Zoom acquires Keybase in security bolstering move

Zoom has announced the acquisition of Keybase as part of its 90-day plan to strengthen the security of its video communications platform that has been criticised for security breaches.

Audio and video content flowing between Zoom clients such as Zoom Rooms, laptop computers and smartphones running the Zoom app is encrypted at each sending client device, being decrypted upon reaching the recipient’s devices. 

The Zoom 5.0 release now supports encrypting content using the AES-GCM standard with 256-bit keys. The encryption keys for each meeting are generated by Zoom’s servers, with some features being used by Zoom clients such as support for attendees to call into a phone bridge or use in-room meeting systems from third parties requiring Zoom to keep encryption keys in the cloud. 

Zoom plans to offer an end-to-end encrypted meeting mode to paid accounts, with logged-in users generating public cryptographic identities that are stored in a repository on Zoom’s network and can be used to establish trust relationships between meeting attendees.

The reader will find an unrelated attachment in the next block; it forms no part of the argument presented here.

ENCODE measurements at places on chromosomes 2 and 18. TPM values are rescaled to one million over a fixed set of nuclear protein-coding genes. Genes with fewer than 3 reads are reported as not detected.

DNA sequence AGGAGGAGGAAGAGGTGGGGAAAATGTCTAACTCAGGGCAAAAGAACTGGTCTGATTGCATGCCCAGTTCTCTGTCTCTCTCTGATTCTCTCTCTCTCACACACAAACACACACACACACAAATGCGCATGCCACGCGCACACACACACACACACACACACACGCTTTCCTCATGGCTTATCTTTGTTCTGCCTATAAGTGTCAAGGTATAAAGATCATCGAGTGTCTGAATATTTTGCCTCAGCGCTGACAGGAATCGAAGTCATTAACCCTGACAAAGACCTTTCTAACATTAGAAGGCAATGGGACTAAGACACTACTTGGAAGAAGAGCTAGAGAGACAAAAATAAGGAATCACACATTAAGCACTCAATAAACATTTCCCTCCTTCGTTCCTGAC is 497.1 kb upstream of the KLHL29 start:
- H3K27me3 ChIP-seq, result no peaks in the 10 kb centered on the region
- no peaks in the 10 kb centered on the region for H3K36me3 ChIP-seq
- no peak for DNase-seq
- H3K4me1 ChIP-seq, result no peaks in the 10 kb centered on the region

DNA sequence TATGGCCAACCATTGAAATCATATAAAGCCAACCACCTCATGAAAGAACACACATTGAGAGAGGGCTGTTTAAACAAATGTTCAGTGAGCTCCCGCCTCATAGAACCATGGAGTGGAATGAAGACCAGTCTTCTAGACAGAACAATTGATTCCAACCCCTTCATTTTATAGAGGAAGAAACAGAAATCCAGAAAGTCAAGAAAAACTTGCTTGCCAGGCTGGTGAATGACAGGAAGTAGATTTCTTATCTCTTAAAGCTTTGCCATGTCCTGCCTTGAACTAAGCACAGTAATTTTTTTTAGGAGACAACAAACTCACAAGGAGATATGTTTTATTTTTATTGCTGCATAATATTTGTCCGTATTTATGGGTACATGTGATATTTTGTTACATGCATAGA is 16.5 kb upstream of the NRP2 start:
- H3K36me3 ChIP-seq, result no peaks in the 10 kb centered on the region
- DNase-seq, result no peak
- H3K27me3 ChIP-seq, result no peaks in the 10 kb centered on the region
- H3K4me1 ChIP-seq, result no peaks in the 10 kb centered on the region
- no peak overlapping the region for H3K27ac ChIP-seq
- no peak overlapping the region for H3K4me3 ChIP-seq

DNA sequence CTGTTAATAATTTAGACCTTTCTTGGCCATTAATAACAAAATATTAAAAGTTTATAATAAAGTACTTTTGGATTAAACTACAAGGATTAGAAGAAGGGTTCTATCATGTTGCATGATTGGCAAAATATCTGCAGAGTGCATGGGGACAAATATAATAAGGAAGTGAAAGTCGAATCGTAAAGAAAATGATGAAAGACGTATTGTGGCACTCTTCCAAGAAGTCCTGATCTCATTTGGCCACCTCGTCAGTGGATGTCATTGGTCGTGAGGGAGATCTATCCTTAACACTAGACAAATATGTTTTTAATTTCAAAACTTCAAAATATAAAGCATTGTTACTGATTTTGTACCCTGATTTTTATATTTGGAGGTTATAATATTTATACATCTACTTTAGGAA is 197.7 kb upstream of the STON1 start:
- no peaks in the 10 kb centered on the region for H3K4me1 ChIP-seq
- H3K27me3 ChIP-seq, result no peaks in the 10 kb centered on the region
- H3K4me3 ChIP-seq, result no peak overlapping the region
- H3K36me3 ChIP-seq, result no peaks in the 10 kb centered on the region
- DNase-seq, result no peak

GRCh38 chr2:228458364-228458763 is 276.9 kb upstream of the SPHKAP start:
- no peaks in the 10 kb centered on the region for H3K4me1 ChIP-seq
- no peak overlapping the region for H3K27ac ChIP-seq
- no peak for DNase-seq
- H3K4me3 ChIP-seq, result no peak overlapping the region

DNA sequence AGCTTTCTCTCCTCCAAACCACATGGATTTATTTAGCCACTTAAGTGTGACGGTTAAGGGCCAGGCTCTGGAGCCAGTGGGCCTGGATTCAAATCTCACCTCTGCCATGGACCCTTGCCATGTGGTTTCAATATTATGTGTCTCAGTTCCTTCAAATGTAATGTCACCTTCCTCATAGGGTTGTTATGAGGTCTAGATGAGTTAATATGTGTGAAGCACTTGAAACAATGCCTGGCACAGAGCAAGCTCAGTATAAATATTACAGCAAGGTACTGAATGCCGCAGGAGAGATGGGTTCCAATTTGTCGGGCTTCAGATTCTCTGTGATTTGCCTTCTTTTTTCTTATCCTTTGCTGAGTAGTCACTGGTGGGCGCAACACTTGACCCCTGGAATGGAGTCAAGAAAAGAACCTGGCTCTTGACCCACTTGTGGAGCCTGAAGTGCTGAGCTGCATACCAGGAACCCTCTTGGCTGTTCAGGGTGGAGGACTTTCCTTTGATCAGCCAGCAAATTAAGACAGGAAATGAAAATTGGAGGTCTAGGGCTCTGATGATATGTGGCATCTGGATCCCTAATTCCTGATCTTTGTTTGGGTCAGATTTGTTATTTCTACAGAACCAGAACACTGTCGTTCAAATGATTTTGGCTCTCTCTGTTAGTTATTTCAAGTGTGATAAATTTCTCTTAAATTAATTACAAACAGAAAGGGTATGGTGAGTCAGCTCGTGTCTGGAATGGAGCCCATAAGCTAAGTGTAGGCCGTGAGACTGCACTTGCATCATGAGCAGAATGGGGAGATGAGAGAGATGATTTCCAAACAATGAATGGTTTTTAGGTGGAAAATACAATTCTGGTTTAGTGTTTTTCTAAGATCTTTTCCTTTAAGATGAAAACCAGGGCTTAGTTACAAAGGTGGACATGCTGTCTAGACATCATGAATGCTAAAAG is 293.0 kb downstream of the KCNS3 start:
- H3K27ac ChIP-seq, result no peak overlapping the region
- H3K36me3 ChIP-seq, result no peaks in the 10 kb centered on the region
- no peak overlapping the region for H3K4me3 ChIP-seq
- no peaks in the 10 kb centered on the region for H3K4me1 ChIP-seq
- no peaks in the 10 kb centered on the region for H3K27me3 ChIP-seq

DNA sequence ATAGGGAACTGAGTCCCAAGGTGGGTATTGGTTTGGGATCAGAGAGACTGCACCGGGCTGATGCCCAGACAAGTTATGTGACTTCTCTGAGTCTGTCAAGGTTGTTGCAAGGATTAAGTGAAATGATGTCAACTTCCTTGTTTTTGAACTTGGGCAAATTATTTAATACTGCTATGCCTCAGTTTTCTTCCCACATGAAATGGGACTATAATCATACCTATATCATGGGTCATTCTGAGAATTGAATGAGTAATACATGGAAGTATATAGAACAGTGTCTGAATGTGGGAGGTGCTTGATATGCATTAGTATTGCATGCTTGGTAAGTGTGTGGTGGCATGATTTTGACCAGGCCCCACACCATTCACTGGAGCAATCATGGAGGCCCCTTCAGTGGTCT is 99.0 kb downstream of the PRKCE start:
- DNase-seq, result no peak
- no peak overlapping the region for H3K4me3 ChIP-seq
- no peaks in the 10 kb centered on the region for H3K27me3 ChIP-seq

The end-to-end encrypted meetings will not support phone bridges, cloud recording or non-Zoom conference room systems, with Zoom Rooms and Zoom Phone participants being able to attend if explicitly allowed by the host. 

Encryption keys will be controlled by the host, who can admit attendees. 

In a statement, Zoom clarified: “As we do this work to further protect our users’ privacy, we are also cognizant of our desire to prevent the use of Zoom’s products to cause harm. To that end, we will be taking the following steps:
• We will continue to work with users to enhance the reporting mechanisms available to meeting hosts to report unwanted and disruptive attendees.
• Zoom does not and will not proactively monitor meeting contents, but our trust and safety team will continue to use automated tools to look for evidence of abusive users based upon other available data. 
• Zoom has not and will not build a mechanism to decrypt live meetings for lawful intercept purposes. 
• We also do not have a means to insert our employees or others into meetings without being reflected in the participant list. We will not build any cryptographic backdoors to allow for the secret monitoring of meetings”.

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